Construction Union Wage Rate Index
The Construction Union Wage Rate Index measures monthly changes over time in the collective agreement hourly rates, where they exist, for 16 trades engaged in building construction in 22 metropolitan areas.
Detailed information for January 2014
Data release - February 20, 2014
The Construction Union Wage Rate Index measures monthly changes over time in the collective agreement hourly rates, where they exist, for 16 trades engaged in building construction in 22 metropolitan areas. These series can be employed in several ways, including keeping users abreast of pay scale changes within the unionized construction work force, identifying differences between trades and between regions, incorporating them into the escalation clauses of construction contracts and time series analysis.
- Construction price indexes
- Prices and price indexes
- Unionization and industrial relations
- Wages, salaries and other earnings
Data sources and methodology
The universe consists of all construction unions for all trades across Canada.
This is a sample survey with a longitudinal design.
While there exist many constructions trade categories, only 16 trades are actually tracked over time. These 16 trade groups are chosen on the basis of their high importance to the construction industry. For each trade group, a census is taken, as one trade group in a province is represented by one union.
Responding to this survey is mandatory.
Data are collected from other Statistics Canada surveys and/or other sources.
There is no questionnaire for the Construction Union Wage Rate Index. The data are obtained from the wage rates and supplements information contained in the collective agreements that have been signed and are in place in the various jurisdictions. Collection for the Construction Union Wage Rate Index consists of telephone contacts and consulting the web sites of various construction labour relations associations for each province. Summaries of the signed agreements for the relevant trades are provided to Statistics Canada.
The data are verified by the survey analyst and any inconsistencies are clarified with the respondent.
During periods where agreements are under negotiation and current contracts have expired, the last prevailing rates are carried forward until a new agreement is in place.
The weights used are based on the product of the number of workers employed in each trade and in each metropolitan area, as derived from 2006 Census data, and the 2007 average of the hourly rates of each trade in each metropolitan area. A fixed-basket Laspeyres index formula is used in the calculation of the indexes.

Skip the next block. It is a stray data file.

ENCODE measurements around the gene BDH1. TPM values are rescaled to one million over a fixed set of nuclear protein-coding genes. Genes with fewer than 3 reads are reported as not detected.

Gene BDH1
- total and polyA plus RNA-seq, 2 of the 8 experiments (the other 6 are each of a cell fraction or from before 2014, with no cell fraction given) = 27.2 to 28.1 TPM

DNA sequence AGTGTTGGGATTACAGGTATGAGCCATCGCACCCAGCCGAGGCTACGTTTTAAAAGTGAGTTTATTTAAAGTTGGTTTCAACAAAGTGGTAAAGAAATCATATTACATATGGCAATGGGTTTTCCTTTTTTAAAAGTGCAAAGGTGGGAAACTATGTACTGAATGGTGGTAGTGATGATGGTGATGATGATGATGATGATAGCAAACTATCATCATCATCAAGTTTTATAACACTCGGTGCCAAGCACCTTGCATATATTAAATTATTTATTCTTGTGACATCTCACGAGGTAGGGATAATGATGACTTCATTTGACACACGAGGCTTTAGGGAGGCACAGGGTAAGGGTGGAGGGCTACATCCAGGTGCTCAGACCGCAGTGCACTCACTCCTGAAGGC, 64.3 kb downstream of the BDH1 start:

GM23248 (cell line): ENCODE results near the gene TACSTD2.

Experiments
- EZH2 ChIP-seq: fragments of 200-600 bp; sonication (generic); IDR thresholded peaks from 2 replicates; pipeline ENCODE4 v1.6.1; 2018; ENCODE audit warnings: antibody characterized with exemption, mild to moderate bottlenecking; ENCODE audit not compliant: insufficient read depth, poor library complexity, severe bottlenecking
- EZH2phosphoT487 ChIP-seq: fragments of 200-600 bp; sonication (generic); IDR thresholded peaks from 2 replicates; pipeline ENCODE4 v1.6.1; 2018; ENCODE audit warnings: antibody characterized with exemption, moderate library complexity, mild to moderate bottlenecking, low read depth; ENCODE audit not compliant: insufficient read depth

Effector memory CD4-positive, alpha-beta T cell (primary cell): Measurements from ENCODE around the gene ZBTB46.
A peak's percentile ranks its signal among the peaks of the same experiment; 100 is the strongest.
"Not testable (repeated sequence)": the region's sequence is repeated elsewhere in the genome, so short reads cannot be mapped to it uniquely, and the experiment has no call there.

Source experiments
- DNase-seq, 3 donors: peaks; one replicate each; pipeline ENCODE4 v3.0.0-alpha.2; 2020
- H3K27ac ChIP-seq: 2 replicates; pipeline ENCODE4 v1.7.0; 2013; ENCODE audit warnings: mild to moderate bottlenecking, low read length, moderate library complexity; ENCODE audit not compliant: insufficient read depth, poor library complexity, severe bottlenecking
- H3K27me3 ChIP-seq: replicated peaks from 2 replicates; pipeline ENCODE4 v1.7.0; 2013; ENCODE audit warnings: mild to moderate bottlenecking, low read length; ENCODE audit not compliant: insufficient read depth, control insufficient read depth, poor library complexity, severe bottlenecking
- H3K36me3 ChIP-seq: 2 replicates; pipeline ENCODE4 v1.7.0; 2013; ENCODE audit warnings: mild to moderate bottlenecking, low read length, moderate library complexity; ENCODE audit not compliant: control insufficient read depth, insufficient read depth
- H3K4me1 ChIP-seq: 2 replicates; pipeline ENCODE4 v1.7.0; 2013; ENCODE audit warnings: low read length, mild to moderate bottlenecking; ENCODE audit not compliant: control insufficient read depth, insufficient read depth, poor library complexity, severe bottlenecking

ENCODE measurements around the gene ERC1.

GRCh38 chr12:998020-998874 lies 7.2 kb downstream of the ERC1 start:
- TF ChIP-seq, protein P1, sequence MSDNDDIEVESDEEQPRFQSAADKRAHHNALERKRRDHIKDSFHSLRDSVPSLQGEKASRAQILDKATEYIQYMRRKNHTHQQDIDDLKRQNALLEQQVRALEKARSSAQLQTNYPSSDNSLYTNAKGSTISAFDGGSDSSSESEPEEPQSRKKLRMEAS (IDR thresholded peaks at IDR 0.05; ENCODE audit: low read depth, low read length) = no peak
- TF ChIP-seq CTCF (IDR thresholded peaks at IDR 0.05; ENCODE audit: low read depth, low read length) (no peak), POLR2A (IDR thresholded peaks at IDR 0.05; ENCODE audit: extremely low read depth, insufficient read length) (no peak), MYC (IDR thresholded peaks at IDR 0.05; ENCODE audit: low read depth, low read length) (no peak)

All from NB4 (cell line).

Two rates are indexed: basic rates, indicating the straight time hourly compensation; and basic rates including supplements, such as vacation pay, statutory holiday pay, pension contribution, and employers' contribution to private plans, health and welfare plans, industry promotion and training funds. Wage rates used for these indexes are derived mainly from those published in the various collective agreements.
Statistics Canada is prohibited by law from releasing any information it collects which could identify any person, business, or organization, unless consent has been given by the respondent or as permitted by the Statistics Act. Various confidentiality rules are applied to all data that are released or published to prevent the publication or disclosure of any information deemed confidential. If necessary, data are suppressed to prevent direct or residual disclosure of identifiable data.
Collected data are converted to a price index and data are released as such, so that it is not possible to identify the suppliers of the original raw price information.
Revisions and seasonal adjustment
Given the length of time that can transpire between the expiration of a contract and the ratification of a new agreement, the revision period for the wage rates and indexes is 30 months.
The weight information was derived from the Statistics Canada 2006 Census, while the rate information is obtained from administrative data. Both sources of input are subject to their own errors.
Due to survey methodology of the Construction Union Wage Rate Index, confidence intervals are not currently estimated. Indexes for higher and lower levels of aggregation are considered to be statistically reliable.
- Date modified: